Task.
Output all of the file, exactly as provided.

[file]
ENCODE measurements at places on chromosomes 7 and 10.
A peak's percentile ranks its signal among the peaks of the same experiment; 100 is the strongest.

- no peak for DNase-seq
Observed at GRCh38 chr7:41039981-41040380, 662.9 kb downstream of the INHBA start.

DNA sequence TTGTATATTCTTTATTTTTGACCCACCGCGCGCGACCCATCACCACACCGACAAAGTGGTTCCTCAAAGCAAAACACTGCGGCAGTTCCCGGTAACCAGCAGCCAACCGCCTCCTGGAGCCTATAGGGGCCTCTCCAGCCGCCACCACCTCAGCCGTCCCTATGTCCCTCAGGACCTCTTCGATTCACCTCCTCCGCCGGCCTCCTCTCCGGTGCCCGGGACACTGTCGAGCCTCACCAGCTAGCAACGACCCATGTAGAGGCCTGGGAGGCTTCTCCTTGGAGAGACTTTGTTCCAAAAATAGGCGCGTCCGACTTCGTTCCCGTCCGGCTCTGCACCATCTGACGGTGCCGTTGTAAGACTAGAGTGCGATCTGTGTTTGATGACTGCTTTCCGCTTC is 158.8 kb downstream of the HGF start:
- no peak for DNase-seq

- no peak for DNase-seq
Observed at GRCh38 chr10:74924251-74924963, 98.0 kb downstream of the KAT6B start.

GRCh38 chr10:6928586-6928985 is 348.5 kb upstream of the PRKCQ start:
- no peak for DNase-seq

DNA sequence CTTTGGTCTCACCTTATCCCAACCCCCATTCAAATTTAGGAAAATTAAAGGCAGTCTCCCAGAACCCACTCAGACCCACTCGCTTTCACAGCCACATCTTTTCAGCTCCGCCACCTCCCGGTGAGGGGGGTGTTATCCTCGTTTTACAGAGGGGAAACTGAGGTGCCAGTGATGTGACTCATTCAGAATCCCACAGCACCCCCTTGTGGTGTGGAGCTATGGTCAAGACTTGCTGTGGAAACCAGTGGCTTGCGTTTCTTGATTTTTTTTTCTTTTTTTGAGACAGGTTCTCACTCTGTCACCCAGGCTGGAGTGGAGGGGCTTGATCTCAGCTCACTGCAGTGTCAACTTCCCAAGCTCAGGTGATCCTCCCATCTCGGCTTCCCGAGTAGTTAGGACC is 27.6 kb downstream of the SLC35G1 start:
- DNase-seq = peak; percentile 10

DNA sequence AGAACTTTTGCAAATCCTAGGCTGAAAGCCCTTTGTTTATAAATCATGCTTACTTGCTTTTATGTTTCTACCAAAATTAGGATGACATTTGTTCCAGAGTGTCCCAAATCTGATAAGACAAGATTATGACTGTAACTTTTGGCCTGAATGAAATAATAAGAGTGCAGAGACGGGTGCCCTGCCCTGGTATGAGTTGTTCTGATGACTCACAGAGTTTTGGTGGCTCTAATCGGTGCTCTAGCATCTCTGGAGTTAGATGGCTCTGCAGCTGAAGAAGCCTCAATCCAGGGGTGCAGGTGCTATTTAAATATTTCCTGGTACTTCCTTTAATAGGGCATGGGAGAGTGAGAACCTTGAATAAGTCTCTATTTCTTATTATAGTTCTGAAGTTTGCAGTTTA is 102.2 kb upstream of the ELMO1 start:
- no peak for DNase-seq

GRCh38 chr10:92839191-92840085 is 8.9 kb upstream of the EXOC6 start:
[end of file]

ENCODE measurements at places on chromosomes 7 and 10.
A peak's percentile ranks its signal among the peaks of the same experiment; 100 is the strongest.

- no peak for DNase-seq
Observed at GRCh38 chr7:41039981-41040380, 662.9 kb downstream of the INHBA start.

DNA sequence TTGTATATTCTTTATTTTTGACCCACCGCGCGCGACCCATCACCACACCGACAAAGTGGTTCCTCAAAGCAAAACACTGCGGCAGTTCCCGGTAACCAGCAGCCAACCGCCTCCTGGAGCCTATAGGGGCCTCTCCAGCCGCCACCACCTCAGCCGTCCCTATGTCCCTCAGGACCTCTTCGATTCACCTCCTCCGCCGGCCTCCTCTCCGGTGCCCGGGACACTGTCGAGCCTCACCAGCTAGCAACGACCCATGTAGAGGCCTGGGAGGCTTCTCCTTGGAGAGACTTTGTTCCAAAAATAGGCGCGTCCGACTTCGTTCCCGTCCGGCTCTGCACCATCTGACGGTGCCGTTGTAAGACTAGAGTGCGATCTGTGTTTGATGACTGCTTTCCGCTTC is 158.8 kb downstream of the HGF start:
- no peak for DNase-seq

- no peak for DNase-seq
Observed at GRCh38 chr10:74924251-74924963, 98.0 kb downstream of the KAT6B start.

GRCh38 chr10:6928586-6928985 is 348.5 kb upstream of the PRKCQ start:
- no peak for DNase-seq

DNA sequence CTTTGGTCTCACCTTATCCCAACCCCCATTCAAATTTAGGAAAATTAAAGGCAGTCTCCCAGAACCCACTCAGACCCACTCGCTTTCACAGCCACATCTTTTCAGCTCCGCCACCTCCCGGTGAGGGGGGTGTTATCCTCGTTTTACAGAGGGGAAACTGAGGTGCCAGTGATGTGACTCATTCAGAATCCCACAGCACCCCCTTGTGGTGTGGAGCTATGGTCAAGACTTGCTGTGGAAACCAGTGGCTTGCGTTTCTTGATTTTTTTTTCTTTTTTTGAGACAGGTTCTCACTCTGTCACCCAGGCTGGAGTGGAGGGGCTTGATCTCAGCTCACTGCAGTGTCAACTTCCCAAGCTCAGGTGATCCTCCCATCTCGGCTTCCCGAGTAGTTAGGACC is 27.6 kb downstream of the SLC35G1 start:
- DNase-seq = peak; percentile 10

DNA sequence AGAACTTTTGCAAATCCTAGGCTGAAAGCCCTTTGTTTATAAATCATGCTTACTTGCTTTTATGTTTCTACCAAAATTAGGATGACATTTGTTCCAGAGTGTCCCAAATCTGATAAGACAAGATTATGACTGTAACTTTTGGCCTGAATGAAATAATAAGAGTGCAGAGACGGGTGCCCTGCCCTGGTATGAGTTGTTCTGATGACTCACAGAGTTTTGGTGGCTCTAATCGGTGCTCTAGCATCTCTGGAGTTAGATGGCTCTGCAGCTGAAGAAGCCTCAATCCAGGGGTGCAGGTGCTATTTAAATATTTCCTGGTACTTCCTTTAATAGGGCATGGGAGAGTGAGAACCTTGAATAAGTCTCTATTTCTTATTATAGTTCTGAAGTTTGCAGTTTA is 102.2 kb upstream of the ELMO1 start:
- no peak for DNase-seq

GRCh38 chr10:92839191-92840085 is 8.9 kb upstream of the EXOC6 start: